Unemployment benefits are paid when you lose a job, it's not your fault and you meet state earnings or time worked requirements. However, all states require that you file a weekly or biweekly claim for your benefits and update your job search and earnings information. If you don't file on time, you'll probably lose benefits for at least a week.
Filing Regular Claims
Unemployment benefit recipients must file a claim after the end of each week or every other week. When you file, you usually report job applications you submitted and any job offers you received, but some states have waived these requirements during the COVID-19 pandemic. If you had any earnings from work, they also must be reported.
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In most states, you can file a weekly claim online or by telephone. State unemployment agencies use this information to determine if you are eligible for benefits and how much you should receive.
Failure to File
If you miss filing a weekly claim for unemployment benefits, you usually lose them for that week and possibly longer. State agencies are strict about deadlines. If you file even one day late, you need to contact the state agency and ask for benefits to be restarted. If you are just a little late, this isn't usually a problem.
However, in California, someone who certifies 14 days late risks losing their benefits altogether. So, if you miss filing for several weeks, your case may be closed, and you will have to reapply for unemployment benefits.
Claim Filing Timetables
Deadlines for claiming weekly unemployment benefits vary by state. For example, the reporting week ends at midnight on Saturday in Vermont and Virginia. You must file your benefit claim by 4:00 PM on the following Friday in Vermont. In Virginia, you have 28 days from the end of the week to file your claim. However, the Virginia rules also say you can lose benefits for every week you fail to file until you contact the Virginia Employment Commission to restart your benefits.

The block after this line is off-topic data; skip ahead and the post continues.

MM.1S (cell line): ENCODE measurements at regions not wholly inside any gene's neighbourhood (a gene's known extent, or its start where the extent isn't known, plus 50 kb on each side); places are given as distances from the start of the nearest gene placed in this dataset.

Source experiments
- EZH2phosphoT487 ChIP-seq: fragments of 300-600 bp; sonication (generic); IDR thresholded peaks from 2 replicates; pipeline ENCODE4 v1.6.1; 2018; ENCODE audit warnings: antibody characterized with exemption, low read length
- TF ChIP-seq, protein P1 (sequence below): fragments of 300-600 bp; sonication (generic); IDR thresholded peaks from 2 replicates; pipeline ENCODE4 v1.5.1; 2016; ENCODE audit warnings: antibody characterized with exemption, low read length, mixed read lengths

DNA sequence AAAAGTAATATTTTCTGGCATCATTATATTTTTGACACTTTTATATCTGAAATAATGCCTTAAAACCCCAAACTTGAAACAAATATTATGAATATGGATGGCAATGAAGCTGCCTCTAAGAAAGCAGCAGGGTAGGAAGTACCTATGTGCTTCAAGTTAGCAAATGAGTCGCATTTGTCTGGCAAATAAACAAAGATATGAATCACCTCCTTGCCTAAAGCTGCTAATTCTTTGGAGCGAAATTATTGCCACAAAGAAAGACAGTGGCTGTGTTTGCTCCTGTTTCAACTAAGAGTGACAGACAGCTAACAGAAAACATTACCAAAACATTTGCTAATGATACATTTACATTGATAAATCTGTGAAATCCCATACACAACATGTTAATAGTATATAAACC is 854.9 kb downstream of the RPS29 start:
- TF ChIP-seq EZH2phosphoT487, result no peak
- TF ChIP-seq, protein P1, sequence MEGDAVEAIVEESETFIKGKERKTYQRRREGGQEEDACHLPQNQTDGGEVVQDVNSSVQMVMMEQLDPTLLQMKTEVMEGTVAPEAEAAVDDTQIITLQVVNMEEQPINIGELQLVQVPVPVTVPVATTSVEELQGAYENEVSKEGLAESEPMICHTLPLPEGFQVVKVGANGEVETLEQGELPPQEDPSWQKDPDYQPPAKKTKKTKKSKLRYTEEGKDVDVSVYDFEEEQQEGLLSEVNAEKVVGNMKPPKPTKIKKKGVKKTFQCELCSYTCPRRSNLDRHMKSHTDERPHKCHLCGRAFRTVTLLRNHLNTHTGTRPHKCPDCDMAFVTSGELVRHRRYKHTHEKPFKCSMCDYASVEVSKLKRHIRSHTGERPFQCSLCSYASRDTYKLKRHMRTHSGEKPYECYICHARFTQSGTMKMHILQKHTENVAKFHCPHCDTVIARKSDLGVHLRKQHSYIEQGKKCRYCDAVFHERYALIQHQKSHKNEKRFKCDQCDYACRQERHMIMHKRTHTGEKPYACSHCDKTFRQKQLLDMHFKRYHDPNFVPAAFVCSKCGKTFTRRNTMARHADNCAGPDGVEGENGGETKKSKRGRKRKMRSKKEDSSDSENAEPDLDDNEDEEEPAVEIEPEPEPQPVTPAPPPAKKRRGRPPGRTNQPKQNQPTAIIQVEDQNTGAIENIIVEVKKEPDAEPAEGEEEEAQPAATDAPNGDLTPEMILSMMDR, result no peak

Missed Deadline Exceptions
Most state unemployment agencies pay benefits even if you miss making your weekly claim on time provided you can show sufficient cause for the failure to file. For instance, in California if you or a member of your immediate family is injured or sick, you may not be penalized for a delayed filing. A natural disaster that prevents you from filing is another acceptable reason. So are events that can't easily be postponed or avoided, such as funerals or court appearances.
In addition, if you are late filing because you received incorrect information from the unemployment agency or there was an error processing your claim, you won't lose any benefits.